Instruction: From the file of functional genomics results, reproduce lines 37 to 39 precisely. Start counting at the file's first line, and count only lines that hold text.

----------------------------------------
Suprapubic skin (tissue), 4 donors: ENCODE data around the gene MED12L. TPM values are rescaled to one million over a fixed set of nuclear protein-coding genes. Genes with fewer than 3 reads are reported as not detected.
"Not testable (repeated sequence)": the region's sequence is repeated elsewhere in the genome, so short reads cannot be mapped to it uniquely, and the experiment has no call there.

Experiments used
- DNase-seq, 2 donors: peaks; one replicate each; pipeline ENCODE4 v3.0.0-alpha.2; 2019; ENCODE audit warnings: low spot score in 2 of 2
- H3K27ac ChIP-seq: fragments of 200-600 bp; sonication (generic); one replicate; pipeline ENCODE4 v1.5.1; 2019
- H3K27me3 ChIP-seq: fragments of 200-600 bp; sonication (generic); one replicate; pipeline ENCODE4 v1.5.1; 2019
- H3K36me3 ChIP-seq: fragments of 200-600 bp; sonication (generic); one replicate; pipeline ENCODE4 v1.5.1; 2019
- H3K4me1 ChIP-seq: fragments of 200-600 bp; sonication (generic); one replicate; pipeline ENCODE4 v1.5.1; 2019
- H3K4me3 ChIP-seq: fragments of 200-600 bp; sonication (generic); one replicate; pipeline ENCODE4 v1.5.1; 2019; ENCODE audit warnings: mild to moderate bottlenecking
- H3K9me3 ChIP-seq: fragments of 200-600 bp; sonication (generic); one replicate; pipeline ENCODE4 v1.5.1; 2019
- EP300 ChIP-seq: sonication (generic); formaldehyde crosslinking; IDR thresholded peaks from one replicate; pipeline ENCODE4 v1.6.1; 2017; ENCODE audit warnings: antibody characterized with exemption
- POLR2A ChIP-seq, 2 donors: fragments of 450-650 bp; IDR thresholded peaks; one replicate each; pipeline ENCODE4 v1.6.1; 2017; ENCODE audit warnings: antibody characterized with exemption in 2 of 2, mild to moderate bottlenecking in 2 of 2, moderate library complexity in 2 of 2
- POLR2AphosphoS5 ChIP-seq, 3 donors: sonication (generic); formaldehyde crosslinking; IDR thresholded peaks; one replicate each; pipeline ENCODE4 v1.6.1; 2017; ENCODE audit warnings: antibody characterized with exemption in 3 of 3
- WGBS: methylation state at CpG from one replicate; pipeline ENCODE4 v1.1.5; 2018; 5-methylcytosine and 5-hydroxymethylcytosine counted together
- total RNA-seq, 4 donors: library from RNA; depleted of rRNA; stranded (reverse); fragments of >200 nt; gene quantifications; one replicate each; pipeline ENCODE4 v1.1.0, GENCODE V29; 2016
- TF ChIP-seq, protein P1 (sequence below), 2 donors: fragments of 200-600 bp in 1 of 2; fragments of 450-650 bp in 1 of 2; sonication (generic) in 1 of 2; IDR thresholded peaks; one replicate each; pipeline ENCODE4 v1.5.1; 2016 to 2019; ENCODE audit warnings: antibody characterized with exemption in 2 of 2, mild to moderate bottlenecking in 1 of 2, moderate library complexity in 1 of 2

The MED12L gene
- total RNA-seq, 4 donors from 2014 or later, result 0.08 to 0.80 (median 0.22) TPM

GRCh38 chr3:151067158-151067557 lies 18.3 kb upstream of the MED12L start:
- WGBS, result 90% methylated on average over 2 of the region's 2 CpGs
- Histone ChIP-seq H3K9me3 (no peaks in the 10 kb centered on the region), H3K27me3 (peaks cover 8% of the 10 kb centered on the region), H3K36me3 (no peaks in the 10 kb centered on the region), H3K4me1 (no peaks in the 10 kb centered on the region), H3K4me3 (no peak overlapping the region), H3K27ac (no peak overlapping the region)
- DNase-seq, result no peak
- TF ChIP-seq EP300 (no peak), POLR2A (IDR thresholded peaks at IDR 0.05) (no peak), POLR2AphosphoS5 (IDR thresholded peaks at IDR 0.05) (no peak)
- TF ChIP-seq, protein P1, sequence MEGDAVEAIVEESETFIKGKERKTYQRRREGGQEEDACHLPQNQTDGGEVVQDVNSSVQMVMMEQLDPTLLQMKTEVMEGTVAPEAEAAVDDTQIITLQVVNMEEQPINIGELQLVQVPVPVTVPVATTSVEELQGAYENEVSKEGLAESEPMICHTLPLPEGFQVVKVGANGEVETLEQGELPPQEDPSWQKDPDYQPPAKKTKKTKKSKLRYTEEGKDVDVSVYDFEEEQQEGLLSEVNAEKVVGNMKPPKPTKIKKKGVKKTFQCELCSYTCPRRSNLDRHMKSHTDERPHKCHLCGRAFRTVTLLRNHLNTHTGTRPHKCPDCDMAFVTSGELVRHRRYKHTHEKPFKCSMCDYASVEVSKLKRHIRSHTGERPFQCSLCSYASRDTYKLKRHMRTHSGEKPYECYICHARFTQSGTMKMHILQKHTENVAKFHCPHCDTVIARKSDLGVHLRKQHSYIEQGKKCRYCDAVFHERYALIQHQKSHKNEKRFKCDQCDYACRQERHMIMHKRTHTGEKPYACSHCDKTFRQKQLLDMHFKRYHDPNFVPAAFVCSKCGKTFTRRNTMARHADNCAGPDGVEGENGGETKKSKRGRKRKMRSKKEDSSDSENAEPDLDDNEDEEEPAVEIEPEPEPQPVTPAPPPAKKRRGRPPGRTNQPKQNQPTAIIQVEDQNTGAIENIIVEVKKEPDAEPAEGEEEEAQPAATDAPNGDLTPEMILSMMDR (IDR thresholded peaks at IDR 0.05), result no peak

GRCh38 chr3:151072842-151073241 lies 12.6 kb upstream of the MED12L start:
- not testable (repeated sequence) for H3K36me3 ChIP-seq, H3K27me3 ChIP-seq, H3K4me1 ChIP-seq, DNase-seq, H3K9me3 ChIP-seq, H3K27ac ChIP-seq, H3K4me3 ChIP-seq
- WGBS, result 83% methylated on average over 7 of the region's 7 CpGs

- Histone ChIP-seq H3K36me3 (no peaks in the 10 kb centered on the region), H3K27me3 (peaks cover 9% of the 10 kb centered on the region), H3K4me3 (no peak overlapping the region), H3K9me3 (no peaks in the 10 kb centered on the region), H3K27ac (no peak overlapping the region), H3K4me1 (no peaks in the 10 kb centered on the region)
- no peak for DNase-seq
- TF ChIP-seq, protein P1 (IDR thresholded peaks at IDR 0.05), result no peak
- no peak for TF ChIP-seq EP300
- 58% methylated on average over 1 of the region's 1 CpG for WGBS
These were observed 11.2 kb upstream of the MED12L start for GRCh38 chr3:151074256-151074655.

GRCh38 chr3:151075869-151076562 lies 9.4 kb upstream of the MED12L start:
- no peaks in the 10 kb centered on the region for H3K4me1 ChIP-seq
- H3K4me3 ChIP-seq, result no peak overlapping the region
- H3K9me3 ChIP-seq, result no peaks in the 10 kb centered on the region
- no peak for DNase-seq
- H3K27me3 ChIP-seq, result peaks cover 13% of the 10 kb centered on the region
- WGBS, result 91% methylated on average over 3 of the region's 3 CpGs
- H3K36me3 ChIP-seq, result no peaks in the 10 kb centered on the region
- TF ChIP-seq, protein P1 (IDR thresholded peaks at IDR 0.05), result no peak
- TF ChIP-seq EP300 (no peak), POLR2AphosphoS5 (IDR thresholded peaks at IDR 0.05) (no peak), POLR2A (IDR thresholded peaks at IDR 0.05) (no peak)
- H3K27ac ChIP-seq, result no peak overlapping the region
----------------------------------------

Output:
- H3K9me3 ChIP-seq, result no peaks in the 10 kb centered on the region
- no peak for DNase-seq
- H3K27me3 ChIP-seq, result peaks cover 13% of the 10 kb centered on the region